The chain gang, North of York Plains turnoff
A desperate lot!
There was a lot to do to build the colony of Van Diemen’s Land. Convicts with skills were in high demand and were often assigned to wealthy landowners and treated quite well. Convicts without special skills were relegated to road gangs. Doing time with the notorious chain gang was not a normal experience for convicts. The chain gang was an 1826 colonial innovation designed to break the spirit of those who were insolent or questioned authority. Men were made to break rocks and dig ditches with their ankles chained together. The greater the punishment, the shorter was the chain. The pain was excruciating. The threat of the chain gang helped to keep the convicts in line.
In the penal settlement of Van Diemen’s Land, the reality for most convicts did not conform to today’s stereotyped images of men in broad-arrow stamped clothes, dragging a ball and chain, working on road gangs and receiving lashes. Whilst this was the experience of some, the overwhelming majority of convicts were assigned to work for landowners who had been granted land across the island. The arrows on clothes simply meant government-issue. Their rations were generous and many married or settled down and raised families. There were no bars on their windows; they lived in cottages, not cells.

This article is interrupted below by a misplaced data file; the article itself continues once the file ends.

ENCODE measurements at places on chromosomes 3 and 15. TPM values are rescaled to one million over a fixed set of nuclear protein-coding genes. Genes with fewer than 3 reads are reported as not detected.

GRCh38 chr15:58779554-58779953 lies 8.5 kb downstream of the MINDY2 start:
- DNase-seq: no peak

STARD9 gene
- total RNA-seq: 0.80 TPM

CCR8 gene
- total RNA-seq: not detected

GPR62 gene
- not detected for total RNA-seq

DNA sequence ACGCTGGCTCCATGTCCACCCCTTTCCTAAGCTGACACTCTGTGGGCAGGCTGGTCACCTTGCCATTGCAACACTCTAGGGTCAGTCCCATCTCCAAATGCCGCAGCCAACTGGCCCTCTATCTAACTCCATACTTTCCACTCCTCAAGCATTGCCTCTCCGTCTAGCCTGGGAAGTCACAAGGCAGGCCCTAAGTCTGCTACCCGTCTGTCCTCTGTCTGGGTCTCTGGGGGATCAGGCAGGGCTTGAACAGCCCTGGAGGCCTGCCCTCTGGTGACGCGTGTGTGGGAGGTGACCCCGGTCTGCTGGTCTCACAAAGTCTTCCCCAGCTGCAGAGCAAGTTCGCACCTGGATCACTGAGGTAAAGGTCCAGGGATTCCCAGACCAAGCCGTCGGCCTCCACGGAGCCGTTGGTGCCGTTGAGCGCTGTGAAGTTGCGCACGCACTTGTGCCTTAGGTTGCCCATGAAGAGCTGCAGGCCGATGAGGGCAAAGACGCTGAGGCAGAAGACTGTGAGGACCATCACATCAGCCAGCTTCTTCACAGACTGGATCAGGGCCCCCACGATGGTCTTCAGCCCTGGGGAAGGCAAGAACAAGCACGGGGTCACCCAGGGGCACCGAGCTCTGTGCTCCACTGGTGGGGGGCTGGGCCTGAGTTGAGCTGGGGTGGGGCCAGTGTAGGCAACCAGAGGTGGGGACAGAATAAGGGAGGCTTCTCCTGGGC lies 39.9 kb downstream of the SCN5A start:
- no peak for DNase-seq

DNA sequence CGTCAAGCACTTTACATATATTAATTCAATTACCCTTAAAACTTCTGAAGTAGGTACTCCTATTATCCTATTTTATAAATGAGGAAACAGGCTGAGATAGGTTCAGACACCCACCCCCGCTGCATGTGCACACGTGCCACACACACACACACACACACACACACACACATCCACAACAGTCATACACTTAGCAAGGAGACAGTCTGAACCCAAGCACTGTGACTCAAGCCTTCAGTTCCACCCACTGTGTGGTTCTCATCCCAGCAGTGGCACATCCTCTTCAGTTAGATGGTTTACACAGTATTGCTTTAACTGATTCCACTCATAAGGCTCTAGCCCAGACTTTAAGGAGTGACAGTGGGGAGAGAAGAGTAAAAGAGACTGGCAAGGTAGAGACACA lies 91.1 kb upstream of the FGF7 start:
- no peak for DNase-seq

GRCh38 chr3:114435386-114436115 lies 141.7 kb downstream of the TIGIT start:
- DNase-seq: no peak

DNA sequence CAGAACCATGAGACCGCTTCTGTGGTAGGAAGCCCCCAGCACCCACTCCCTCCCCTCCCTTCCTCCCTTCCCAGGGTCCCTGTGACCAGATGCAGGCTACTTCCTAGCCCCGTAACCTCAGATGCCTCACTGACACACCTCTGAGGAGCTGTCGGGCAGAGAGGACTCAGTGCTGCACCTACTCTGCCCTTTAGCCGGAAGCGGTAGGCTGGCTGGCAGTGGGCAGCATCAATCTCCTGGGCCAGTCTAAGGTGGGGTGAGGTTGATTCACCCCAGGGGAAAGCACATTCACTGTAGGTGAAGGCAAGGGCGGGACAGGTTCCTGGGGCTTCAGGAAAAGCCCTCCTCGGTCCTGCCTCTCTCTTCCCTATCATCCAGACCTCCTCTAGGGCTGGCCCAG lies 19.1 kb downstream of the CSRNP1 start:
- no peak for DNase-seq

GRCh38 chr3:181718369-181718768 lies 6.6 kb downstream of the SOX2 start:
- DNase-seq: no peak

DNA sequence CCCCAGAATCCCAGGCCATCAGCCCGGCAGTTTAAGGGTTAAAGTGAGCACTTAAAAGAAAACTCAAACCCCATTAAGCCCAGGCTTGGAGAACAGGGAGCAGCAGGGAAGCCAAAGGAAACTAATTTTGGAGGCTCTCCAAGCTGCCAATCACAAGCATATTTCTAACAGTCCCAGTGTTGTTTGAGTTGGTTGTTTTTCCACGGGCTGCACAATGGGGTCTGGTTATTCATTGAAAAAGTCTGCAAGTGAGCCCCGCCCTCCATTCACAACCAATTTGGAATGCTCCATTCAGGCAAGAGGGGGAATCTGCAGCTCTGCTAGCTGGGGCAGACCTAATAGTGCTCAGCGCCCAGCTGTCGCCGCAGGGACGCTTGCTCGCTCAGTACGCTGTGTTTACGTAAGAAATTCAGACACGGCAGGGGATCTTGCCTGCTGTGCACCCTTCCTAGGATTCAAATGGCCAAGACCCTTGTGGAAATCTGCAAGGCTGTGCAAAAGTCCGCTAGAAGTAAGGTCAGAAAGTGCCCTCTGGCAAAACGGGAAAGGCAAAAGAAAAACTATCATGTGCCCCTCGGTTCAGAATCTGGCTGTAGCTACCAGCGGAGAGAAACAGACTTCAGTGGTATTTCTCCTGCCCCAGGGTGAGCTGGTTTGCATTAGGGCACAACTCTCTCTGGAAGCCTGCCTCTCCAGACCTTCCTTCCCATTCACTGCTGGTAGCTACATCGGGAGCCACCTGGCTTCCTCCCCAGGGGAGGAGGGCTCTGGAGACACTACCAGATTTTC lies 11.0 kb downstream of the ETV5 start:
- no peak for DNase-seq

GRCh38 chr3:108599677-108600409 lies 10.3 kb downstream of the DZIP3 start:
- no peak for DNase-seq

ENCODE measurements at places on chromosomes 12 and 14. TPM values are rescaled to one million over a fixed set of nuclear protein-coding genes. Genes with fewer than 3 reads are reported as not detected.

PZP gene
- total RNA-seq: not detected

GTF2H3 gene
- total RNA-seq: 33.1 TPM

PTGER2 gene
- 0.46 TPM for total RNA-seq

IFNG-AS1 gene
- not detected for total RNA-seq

The colonial labour market was reliant on the skills of the convicts. Carpenters, masons, bricklayers, mechanics, blacksmiths, sawyers, wheelwrights and coopers were particularly valued. Their masters’ reliance on their practical abilities gave skilled convicts more power in the bargain for indulgences. Minor transgressions, such as drunkenness, were often tolerated for fear that the magistrate would reassign the accused convict to another property.
Convicts with no skills were relegated to the work gangs, building the roads and bridges that connected the settlements that were being established across the island.
Where the stereotypical image of the convict did hold true was on the chain gang. The penal system in the early 1820s was based on the belief that harsh punishment was the key to reforming the criminal classes. In 1826, under Lieutenant-Governor Arthur’s authority, the chain gang was trialed as a punishment. It was invented especially for convicts and men with tickets-of-leave who dared to be insolent or question authority. The method was found to be effective in curbing recalcitrant behaviour and became an integral part of the punishment system. Soldiers, rather than convict overseers, guarded the men on the chain gangs. ‘Never were men better worked, better flogged and better managed that they were in the gang’.